But 3 weeks in you may realize that you tapered off too much too soon and need to re-adjust. Keep in contact with your doctor and spend the first month or two understanding your body and getting a grasp of how you're going to manage this moving forward with your life.
Once you have somewhat of a sense to how much you can handle cutting back in one go without going nuts, then its time to draft a regular dosing schedulethat you will do everything in your power to stick to!!!
Once you've reached this stage of the game, its time to switch gears and follow The Golden Rule
The Golden Rule is:
NEVER. INCREASE. YOUR. DOSE.
If you were supposed to take a 10mg IR twice today, don't take it a third time because you have XYZ special occasion that requires it. Your mind will start playing tricks on you and convince you that you're a smart responsible person who needs more because (insert any excuse here).
You didn't study and you have a test tomorrow.
You got 2 hours of sleep last night and you have an important meeting at work today and you could really use the extra boost.
Doesn't matter. Drink 10 cups of coffee. Go run a mile.
Do whatever the fuck you have to do. But don't reach for the pill when you're not supposed to.
You should have studied for your test ahead of time.
You will still make it to your meeting, maybe a little more tired and grouchier than you'd like to be, but you'll make it.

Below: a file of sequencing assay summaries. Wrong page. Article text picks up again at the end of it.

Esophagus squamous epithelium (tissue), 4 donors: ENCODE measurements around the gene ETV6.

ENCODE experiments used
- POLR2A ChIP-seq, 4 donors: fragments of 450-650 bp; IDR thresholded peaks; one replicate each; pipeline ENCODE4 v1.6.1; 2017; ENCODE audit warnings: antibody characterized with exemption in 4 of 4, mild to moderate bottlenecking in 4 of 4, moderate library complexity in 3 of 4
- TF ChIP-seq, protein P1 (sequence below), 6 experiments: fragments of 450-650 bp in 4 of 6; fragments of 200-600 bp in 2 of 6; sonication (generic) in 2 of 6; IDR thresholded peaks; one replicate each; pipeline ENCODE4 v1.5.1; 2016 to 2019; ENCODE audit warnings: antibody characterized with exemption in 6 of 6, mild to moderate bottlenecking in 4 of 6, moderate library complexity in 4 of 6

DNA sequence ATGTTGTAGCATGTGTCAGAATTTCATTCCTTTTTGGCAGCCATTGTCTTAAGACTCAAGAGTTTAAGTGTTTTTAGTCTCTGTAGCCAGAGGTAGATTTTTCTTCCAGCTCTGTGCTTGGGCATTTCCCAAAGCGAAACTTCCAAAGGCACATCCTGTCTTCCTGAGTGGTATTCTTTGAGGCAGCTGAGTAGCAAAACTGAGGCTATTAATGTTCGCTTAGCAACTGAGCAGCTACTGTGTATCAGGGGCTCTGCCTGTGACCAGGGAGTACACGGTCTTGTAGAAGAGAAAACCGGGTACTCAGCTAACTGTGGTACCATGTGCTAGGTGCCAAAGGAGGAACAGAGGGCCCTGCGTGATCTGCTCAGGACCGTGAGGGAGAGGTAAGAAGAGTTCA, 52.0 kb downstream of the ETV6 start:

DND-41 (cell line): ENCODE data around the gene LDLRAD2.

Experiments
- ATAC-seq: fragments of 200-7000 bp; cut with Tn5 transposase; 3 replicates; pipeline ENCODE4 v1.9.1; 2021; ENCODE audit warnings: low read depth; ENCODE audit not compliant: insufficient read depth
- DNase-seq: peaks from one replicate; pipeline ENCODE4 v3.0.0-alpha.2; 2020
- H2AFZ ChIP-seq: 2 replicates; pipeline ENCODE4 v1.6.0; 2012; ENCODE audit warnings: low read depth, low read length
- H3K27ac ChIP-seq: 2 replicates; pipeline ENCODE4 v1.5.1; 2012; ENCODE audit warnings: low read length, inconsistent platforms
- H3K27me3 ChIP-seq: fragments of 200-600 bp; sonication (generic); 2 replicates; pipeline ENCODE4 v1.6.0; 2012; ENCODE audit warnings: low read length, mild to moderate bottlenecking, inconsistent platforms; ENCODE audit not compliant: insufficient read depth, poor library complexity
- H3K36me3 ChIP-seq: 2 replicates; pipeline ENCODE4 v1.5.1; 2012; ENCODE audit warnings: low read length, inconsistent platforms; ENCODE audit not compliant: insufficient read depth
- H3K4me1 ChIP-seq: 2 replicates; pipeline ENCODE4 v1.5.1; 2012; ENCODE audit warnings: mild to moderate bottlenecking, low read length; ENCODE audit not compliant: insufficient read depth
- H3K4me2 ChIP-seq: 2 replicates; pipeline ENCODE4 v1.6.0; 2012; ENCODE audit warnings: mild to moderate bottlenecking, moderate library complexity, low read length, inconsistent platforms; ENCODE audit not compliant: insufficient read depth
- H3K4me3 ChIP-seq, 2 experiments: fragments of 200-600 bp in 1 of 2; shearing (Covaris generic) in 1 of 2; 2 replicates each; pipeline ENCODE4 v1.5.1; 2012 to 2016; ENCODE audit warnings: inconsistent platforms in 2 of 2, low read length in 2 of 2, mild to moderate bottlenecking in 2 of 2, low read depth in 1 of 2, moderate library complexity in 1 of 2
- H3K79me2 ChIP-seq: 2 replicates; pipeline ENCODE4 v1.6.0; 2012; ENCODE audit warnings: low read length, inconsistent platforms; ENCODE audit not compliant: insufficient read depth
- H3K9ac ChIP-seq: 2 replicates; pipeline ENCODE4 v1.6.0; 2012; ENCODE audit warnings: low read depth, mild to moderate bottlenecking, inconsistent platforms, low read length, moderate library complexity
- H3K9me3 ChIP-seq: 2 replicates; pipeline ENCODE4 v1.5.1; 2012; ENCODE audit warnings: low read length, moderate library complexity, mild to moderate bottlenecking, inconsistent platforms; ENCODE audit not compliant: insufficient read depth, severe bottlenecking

At the end of the day it was your fault in the first place for not planning ahead, so you can't get mad that "I don't have my Adderall" in situations where you knowingly procrastinated till the last minute.
I'm not your mommy or daddy and I sure as hell am not going to babysit you when these sorts of things come up. If you think you're being smart and have a legitimate excuse to re-dose, guess what?
That's just the junkie part of your brain talking that wants its speed ASAP.
We've all been there and its worth mentioning now because I GAURUN-FUCKING-TEE your mind WILL make up very good excuses for why you need to give it speed RIGHT NOW, if you choose to go through this process.
Don't use your medication as a "reward" for any kind of good behavior. This enforces a positive feedback loop in your brain where you associate speed as the reward for achievement. Just don't do it.
Make no mistake, this is a process and it isn't just about the drugs. A big part of this process is
Acquiring the mental fortitude to say 'NO' over and over again.
Your life will not fall to pieces if you hold off on the Adderall. If anything, it will teach you to plan ahead for the future.
Every time you say "No", it gets easier to resist. Do it for enough weeks and months in a row, and it will become effortless.